I choose to stop the comparison game and look towards my future. In 5 or 10 or 20 years, no one is going to care what my college GPA was or how many years it took me to finish.  What truly will matter is what kind of nurse I have become, who I am as a person, how I treat others. School is important and will allow me to pursue my dreams, but it’s only a stepping stone. In 5 or 10 or 20 years, I don’t want to be able to brag about what I did in college. Instead, I will speak about the roller coaster of a journey it took to get there.

Comparison is the thief of joy

“I wish I was more like her.” “She only went to treatment x times, why am I still here?” “I’m sicker than you because xyz.” “I wish I could go back to how I looked 6 years ago, before starting recovery.” “Is he thinner than me?” “You must be bulimic right? You don’t look like most anorexics.” “Why is her meal plan smaller?” “Why can’t I eat like him?” “I’m eating better to make up for yesterday.” “I’m the smallest/largest person in this whole place.” “What if I end up like chronic ED patient x?” “I’ve been to more/less treatment centers than everyone else.” “Why is her weight so much less/more than mine?” “My life isn’t tragic enough for me to end up here.” “I should be in such a different place than I am now.”

To these thoughts and many more I’ve had/heard: SHUT (the fuck) UP!!!

Eating disorder recovery is tough shit. Believe it or not, comparing ourselves to our past, where we “should” be, other people’s body/recovery/”sickness”/etc, on and on and on is NOT healthy. In fact, it really just keeps you in that lovely ED mindset. These disorders love comparison. They live for it. Letting go of comparison is not easy but I believe its so essential to recovery.

I’m a work in progress in this area, but I want to share some steps I have taken to help inspire anyone else facing it as well.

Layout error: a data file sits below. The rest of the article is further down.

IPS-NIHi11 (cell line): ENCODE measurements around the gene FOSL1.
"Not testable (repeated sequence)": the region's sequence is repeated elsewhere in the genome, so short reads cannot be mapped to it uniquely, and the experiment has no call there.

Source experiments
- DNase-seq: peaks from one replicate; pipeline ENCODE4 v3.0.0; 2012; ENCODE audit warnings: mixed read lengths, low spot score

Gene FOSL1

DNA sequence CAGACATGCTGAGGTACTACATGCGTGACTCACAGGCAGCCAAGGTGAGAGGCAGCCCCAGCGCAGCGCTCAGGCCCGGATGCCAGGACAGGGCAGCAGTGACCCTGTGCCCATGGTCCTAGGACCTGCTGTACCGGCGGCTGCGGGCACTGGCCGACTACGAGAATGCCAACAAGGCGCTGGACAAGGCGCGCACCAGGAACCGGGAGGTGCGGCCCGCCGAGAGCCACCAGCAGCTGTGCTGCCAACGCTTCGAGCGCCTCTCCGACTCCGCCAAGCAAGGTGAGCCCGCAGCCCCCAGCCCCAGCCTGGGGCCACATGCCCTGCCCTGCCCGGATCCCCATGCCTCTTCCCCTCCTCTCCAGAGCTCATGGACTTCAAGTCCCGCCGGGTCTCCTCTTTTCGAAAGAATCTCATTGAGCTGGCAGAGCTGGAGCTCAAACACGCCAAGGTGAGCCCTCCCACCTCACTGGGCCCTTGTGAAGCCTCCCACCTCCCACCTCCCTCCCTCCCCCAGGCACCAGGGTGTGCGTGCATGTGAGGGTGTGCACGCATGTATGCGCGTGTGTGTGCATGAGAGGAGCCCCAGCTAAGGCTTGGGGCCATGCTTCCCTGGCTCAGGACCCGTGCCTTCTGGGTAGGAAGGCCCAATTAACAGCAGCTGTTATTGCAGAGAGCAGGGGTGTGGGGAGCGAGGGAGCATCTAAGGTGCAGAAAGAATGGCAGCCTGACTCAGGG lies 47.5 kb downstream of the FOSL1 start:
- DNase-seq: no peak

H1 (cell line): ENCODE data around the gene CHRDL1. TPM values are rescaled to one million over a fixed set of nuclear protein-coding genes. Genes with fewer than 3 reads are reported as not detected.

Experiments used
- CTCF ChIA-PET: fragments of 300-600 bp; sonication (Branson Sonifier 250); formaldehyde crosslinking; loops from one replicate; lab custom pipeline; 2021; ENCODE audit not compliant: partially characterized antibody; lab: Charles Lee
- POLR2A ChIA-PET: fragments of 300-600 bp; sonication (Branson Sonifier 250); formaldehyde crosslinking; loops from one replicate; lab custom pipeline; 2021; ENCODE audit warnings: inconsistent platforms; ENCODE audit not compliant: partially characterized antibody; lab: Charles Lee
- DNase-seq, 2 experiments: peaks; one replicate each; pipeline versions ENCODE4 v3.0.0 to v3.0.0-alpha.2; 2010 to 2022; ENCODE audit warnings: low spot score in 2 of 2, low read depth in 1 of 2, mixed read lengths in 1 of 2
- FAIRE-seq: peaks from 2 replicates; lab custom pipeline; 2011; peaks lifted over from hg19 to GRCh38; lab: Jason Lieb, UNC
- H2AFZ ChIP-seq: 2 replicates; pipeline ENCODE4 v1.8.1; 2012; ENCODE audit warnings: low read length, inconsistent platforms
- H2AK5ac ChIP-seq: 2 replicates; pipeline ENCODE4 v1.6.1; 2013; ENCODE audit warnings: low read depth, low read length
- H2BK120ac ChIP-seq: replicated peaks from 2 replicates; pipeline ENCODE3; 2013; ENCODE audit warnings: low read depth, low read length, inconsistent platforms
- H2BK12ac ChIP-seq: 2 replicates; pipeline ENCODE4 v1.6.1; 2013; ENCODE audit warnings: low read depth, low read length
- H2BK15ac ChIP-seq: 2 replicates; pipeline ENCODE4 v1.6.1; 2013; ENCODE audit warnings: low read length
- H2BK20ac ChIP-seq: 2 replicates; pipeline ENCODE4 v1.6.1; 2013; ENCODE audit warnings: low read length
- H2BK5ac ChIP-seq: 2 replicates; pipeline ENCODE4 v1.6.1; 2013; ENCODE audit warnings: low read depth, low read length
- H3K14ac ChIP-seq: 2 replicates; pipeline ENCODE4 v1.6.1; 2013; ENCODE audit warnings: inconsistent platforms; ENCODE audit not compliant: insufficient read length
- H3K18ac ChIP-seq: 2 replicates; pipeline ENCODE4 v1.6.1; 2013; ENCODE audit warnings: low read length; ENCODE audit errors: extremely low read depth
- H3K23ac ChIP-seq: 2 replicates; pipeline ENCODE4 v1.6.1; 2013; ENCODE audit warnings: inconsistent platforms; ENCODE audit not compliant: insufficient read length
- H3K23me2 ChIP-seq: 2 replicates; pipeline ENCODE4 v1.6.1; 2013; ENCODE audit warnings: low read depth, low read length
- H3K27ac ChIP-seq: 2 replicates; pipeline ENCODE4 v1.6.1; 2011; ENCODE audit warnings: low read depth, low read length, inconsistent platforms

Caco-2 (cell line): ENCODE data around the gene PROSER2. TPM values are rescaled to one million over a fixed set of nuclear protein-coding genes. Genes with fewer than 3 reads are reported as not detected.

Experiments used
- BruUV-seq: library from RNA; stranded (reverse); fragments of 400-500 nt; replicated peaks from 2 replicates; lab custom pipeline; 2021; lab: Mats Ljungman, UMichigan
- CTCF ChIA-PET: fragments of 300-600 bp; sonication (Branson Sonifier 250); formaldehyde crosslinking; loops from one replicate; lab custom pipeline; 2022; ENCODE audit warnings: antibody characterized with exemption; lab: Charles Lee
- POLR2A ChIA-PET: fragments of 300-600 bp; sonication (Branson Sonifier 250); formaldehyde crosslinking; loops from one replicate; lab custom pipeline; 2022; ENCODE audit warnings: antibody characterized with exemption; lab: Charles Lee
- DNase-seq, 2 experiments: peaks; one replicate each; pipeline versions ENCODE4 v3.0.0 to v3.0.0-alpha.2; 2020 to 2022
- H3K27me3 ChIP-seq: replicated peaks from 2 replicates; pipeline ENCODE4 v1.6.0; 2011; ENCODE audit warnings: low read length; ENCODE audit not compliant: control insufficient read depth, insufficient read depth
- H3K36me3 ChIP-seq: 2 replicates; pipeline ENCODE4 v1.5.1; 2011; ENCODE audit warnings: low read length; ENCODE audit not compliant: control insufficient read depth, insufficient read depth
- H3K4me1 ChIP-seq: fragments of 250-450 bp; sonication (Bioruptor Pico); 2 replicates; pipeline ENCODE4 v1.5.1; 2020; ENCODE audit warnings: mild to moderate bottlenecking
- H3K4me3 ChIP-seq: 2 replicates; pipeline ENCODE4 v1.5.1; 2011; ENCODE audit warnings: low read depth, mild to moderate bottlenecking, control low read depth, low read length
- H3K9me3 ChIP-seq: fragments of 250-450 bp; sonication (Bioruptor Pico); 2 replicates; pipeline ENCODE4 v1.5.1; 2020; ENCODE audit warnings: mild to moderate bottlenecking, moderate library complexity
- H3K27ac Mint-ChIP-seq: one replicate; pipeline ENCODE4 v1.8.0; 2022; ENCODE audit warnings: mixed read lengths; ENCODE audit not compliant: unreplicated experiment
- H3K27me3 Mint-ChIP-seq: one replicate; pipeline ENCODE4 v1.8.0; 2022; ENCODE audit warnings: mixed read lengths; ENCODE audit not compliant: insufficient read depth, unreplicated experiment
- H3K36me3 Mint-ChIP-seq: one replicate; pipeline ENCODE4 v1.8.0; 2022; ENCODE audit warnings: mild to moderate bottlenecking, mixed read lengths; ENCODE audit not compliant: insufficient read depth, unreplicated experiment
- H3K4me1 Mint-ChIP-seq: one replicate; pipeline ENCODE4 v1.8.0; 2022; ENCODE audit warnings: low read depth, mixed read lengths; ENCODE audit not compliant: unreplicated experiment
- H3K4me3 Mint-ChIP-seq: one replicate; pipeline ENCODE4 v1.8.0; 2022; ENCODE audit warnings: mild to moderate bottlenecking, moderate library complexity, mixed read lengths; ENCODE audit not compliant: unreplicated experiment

1. Focus on the present moment. Seems obvious I guess but also, it makes a whole lot of sense. Spending your time worried too much on the past or future takes away from where you are in that very moment. Does it really get you anywhere other than stuck in various comparisons?
  2. Get self-centered. Sounds weird, I know. Technically all recovery should be centered on YOU, but this especially. If you put on blinders and try not to worry so much about where other people are, what they’re doing, how they look, etc, then you have more time to worry about yourself. You should be our own priority when it comes down to it.
  3. Stop shoulding on yourself. This could be a whole post for another day, but it so relates here. The second you mutter should or its cousins could and would you have a comparison that most likely is demeaning. Don’t even consider them part of your vocabulary.
  4. Let go of expectations. Expectations aren’t always a good thing. When they’re self-directed it can cause plenty of negative thoughts if not met. Especially in recovery our expectations aren’t always feasible or realistic. Slipping, relapse, shitty days, and a million other things get in the way. That being said, throw your expectations out the window! That way you will find neither disappointment nor excitement but deal with and accept everything as it comes.
  5. Find the good (and bad) in where you are now. Most of the time, comparisons come because you feel inadequate or superior in some way. If you take a second to evaluate where you are in that moment, listing both the good an bad, it can help prevent any comparative talk.
  6. Take a deep breath, repeat after me, tell the thought to go away. As you begin to have these thoughts, you can still stop them! First, breathe, and just breathe, or a bit. Next, repeat the mantra “comparison is the thief of joy.” Silly, yes, but saying something enough times at least partially makes them true. And finally, tell that thought to shut up (or whatever language you choose)!

*this post dedicated to my friend who is currently in the hospital*